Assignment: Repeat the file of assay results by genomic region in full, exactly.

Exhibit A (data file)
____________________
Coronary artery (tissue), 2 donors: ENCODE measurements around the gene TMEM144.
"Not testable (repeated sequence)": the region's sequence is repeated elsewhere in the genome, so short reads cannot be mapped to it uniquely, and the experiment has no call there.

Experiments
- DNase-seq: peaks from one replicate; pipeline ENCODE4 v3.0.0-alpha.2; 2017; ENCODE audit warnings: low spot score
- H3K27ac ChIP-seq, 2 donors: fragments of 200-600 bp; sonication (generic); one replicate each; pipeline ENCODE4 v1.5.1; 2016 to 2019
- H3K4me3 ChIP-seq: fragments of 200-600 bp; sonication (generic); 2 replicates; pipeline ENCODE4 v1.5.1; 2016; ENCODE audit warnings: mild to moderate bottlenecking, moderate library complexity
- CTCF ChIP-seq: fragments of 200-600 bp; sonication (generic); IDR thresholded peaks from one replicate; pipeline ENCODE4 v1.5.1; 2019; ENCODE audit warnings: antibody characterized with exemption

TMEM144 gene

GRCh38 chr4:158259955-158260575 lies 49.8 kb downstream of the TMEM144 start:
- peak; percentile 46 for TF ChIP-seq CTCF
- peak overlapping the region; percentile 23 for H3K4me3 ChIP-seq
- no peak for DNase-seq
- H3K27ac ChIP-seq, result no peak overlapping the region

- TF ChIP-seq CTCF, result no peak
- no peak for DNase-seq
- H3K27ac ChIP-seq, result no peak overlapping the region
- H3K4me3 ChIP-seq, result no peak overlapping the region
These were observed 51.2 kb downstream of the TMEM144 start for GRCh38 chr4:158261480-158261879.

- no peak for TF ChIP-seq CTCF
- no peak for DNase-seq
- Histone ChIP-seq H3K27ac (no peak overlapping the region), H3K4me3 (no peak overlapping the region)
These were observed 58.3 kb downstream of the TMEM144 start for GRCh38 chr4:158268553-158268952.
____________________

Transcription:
Coronary artery (tissue), 2 donors: ENCODE measurements around the gene TMEM144.
"Not testable (repeated sequence)": the region's sequence is repeated elsewhere in the genome, so short reads cannot be mapped to it uniquely, and the experiment has no call there.

Experiments
- DNase-seq: peaks from one replicate; pipeline ENCODE4 v3.0.0-alpha.2; 2017; ENCODE audit warnings: low spot score
- H3K27ac ChIP-seq, 2 donors: fragments of 200-600 bp; sonication (generic); one replicate each; pipeline ENCODE4 v1.5.1; 2016 to 2019
- H3K4me3 ChIP-seq: fragments of 200-600 bp; sonication (generic); 2 replicates; pipeline ENCODE4 v1.5.1; 2016; ENCODE audit warnings: mild to moderate bottlenecking, moderate library complexity
- CTCF ChIP-seq: fragments of 200-600 bp; sonication (generic); IDR thresholded peaks from one replicate; pipeline ENCODE4 v1.5.1; 2019; ENCODE audit warnings: antibody characterized with exemption

TMEM144 gene

GRCh38 chr4:158259955-158260575 lies 49.8 kb downstream of the TMEM144 start:
- peak; percentile 46 for TF ChIP-seq CTCF
- peak overlapping the region; percentile 23 for H3K4me3 ChIP-seq
- no peak for DNase-seq
- H3K27ac ChIP-seq, result no peak overlapping the region

- TF ChIP-seq CTCF, result no peak
- no peak for DNase-seq
- H3K27ac ChIP-seq, result no peak overlapping the region
- H3K4me3 ChIP-seq, result no peak overlapping the region
These were observed 51.2 kb downstream of the TMEM144 start for GRCh38 chr4:158261480-158261879.

- no peak for TF ChIP-seq CTCF
- no peak for DNase-seq
- Histone ChIP-seq H3K27ac (no peak overlapping the region), H3K4me3 (no peak overlapping the region)
These were observed 58.3 kb downstream of the TMEM144 start for GRCh38 chr4:158268553-158268952.